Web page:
Granted, I am not a political “progressive”, being more of a cranky realist-libertarian, Boydian, conservative pragmatist, but the important problems in national security today are substantively less Democrat vs. Republican than Smart vs. Dumb. The bipartisan strategic track record since 1991 is less than impressive and since 2001, extremely poor. We can do better and that will start with conversations across political lines that are usually impossible on domestic issues but were of critical importance in past foreign policy successes.
Here was my piece:
President Obama’s strategy against the genocidal ISIS “caliphate” in Iraq and Syria has been the subject of much criticism, some of it informed, much of it not, from pundits on both the Left and Right. Translating foreign policy goals into an effective military strategy is always the most difficult task for an administration and historically, short of WWII, American presidents generally find crafting strategy for a limited war to be very hard, and fighting a foreign insurgency the hardest of all.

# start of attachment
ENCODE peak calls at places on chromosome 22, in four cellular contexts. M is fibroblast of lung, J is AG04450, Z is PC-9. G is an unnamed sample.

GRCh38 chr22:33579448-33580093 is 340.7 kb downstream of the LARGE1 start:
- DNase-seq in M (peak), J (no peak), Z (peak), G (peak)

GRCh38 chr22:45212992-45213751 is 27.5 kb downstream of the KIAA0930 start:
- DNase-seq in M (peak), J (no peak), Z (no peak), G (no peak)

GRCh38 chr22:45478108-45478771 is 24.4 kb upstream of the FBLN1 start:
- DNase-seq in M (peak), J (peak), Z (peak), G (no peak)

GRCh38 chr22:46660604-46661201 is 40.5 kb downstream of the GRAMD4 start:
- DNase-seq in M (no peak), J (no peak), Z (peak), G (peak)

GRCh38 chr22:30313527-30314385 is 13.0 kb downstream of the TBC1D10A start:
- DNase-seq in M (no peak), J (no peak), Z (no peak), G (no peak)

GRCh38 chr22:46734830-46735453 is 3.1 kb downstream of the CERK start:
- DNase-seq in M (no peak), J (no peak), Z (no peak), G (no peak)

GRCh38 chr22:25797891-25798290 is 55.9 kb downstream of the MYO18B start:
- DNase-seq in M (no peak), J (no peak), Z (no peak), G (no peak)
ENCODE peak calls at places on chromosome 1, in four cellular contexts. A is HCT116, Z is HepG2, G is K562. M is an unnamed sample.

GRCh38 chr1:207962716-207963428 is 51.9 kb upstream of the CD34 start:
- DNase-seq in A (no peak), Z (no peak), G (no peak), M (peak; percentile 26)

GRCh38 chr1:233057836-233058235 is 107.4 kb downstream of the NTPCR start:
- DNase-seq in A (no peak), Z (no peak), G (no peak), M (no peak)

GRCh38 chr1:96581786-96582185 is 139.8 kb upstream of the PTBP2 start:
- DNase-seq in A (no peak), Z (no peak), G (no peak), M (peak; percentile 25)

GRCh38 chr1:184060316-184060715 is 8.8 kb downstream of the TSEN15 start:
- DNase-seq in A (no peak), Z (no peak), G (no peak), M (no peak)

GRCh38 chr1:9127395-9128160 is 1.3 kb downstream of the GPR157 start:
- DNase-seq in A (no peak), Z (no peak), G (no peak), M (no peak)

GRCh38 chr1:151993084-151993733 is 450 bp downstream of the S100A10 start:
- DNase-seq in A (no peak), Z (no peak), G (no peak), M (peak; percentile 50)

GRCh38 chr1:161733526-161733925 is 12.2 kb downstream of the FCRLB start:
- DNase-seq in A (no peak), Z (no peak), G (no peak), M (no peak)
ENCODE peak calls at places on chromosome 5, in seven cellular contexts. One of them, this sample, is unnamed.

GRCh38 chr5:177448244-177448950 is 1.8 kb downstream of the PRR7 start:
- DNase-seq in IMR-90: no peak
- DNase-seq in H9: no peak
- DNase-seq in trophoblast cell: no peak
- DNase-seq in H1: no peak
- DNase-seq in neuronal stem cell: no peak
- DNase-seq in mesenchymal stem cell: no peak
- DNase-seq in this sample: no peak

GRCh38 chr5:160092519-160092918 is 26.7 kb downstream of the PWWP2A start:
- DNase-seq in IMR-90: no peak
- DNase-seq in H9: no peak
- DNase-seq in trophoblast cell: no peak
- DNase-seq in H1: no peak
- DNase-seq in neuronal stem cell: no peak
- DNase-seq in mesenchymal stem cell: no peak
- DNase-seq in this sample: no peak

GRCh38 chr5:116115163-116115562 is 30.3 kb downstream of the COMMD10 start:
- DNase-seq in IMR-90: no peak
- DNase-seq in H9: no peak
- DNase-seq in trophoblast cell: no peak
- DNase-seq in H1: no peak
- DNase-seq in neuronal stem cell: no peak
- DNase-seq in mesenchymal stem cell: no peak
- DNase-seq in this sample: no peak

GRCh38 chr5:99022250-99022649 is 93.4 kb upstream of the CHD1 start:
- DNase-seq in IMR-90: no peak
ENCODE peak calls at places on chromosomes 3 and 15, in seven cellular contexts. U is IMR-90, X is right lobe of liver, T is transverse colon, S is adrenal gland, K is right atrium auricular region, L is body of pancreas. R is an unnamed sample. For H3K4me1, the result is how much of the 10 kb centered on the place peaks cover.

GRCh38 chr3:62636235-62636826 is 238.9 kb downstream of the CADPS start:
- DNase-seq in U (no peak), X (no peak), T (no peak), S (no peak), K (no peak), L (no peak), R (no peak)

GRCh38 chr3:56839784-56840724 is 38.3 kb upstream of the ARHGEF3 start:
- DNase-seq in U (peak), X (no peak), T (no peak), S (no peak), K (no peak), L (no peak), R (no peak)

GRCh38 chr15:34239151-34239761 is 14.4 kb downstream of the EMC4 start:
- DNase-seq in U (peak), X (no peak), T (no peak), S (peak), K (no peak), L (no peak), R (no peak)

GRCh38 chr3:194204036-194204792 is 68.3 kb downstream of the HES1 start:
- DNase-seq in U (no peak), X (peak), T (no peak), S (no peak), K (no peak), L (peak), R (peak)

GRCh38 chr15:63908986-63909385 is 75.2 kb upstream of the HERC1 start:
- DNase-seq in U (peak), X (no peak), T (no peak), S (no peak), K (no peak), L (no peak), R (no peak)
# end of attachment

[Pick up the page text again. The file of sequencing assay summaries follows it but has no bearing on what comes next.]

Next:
The President’s strategy, a cautious effort at hedging and balancing competing U.S. priorities, has clear pros and cons. First, the positives:
- Risk in blood and treasure are deliberately minimized by reliance on airpower, trainers, aid and proxies instead of masses of American soldiers. This is not Iraq 2003 Redux;
- America is playing to its strengths—targeted firepower, intelligence sharing, training and arming local fighters—against a fast-moving, elusive, insurgency;
- Minimal intervention means American allies like the Iraqi government are forced to actually fight in their own defense against ISIS and work out their political problems instead of passing the buck to the U.S.;
- One proxy, the Kurdish Peshmerga, are highly motivated to fight, and do, in relatively well-disciplined units;